U.S.

Trump Sued for 'Illegally' Appointing Mick Mulvaney as Acting Director of the CFPB

President Donald Trump's administration is being sued over his appointment of Mick Mulvaney as acting director of the Consumer Financial Protection Bureau (CFPB) on Friday without a confirmation hearing by the Senate, courts documents show.

The suit was presented by the acting director of the CFPB, Laura English, who was promoted to the position by Richard Corday hours before he resigned as the director of the agency on Friday.

But later that day, Trump appointed his own acting director to the CFPB: Mick Mulvaney, head of the White House Office Management and Budget.

That’s a violation the Dodd-Frank Act of 2010, English argued.

“The Dodd-Frank Act is clear on this point: It mandates that the Deputy Director”—in this case, Laura English—“‘shall…serve as the acting Director in the absence or unavailability of the Director,” the suit claimed.

As such, English petitioned the U.S. District Court in Washington, D.C., to declare her the rightful acting director of the CFPB as well as issue an “emergency temporary restraining order” against Trump and Mulvaney to prevent anyone “from appointing” an acting director of the CFPB “via any mechanism other than that provided for by [the Dodd-Frank Act.]”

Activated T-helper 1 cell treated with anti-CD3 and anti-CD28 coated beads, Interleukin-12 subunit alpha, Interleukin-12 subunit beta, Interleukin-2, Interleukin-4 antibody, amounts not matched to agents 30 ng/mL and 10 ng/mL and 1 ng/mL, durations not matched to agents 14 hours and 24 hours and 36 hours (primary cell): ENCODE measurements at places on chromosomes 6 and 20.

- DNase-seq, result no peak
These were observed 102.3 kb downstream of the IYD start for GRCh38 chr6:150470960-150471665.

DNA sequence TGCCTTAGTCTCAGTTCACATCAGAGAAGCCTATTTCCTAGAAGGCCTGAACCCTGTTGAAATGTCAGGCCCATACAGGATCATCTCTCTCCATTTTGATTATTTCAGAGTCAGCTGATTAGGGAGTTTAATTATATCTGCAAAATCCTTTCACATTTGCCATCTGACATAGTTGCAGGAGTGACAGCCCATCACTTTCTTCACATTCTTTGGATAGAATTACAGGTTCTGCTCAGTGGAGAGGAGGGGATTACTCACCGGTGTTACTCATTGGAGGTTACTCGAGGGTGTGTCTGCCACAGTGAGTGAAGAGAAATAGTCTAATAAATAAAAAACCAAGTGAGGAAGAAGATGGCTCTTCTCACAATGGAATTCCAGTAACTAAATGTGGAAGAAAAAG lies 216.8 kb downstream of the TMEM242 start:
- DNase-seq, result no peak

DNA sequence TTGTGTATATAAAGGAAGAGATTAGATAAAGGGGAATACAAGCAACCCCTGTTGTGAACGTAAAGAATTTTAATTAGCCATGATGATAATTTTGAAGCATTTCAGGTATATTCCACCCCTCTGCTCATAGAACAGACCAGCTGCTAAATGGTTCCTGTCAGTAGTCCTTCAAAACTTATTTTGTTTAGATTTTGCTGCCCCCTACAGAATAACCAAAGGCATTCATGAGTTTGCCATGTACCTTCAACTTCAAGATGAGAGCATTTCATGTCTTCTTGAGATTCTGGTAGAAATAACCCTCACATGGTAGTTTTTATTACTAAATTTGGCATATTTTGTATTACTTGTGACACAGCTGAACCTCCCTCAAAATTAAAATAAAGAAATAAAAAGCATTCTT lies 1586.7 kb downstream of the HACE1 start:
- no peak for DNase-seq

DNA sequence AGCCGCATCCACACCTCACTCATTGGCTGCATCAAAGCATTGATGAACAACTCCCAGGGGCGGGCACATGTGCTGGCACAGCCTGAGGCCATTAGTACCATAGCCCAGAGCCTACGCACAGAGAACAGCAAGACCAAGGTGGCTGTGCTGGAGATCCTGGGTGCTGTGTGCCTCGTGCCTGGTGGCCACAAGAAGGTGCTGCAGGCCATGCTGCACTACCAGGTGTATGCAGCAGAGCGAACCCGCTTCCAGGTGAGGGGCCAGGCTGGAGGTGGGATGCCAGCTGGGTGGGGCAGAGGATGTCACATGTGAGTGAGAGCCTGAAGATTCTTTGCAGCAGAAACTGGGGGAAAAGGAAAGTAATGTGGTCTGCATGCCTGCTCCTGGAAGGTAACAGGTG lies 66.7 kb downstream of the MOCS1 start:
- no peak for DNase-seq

mulvaney_trump U.S. Office of Management and Budget Director Mick Mulvaney (right) listens as President Donald Trump (left) meets with members of the Republican Study Committee at the White House on March 17. REUTERS/Jonathan Ernst

Trump’s appointment of Mulvaney on Friday via press conference was swiftly criticized by progressives who champion the CFPB for protecting consumers from potential overreach by Wall Street, and who remembered Mulvaney’s vote to get rid of the agency when he was in Congress.

"[Mulvaney] is an unacceptable candidate to lead the Consumer Bureau,” Representative Maxine Waters, the top Democrat in the House Financial Services Committee, said in a statement. “[Mulvaney] has not only expressed noxious views about the important work that the Consumer Bureau does to protect hardworking Americans, he has also worked to destroy it.”

The Trump administration argued that it was within its right to nominate a new acting director of the CFPB. The CFPB's general counsel, Mary McLeod, validated this claim, writing in a memo obtained by Politico that the president "possesses the authority" to designate the agency's next acting director.

That nullifies English's lawsuit, the Trump administration argued.

"Now that the CFPB's own General Counsel—who was hired under Richard Cordray—has notified the Bureau's leadership that she agrees with the Administration's and DOJ's reading of the law, there should be no question that Director Mulvaney is the Acting Director," White House press secretary Sarah Huckabee Sanders said in a statement. "It is unfortunate that Mr. Cordray decided to put his political ambition above the interests of consumers with this stunt."

Some Republicans came out in defense of Trump. In a statement, Representative Tom Cotton of Arkansas, a frequent defender of the president, called the CFPB a “rogue, unconstitutional agency” and said Trump should “fire [English] immediately, and anyone who disobeys Director Mulvaney’s orders should also be fired summarily.”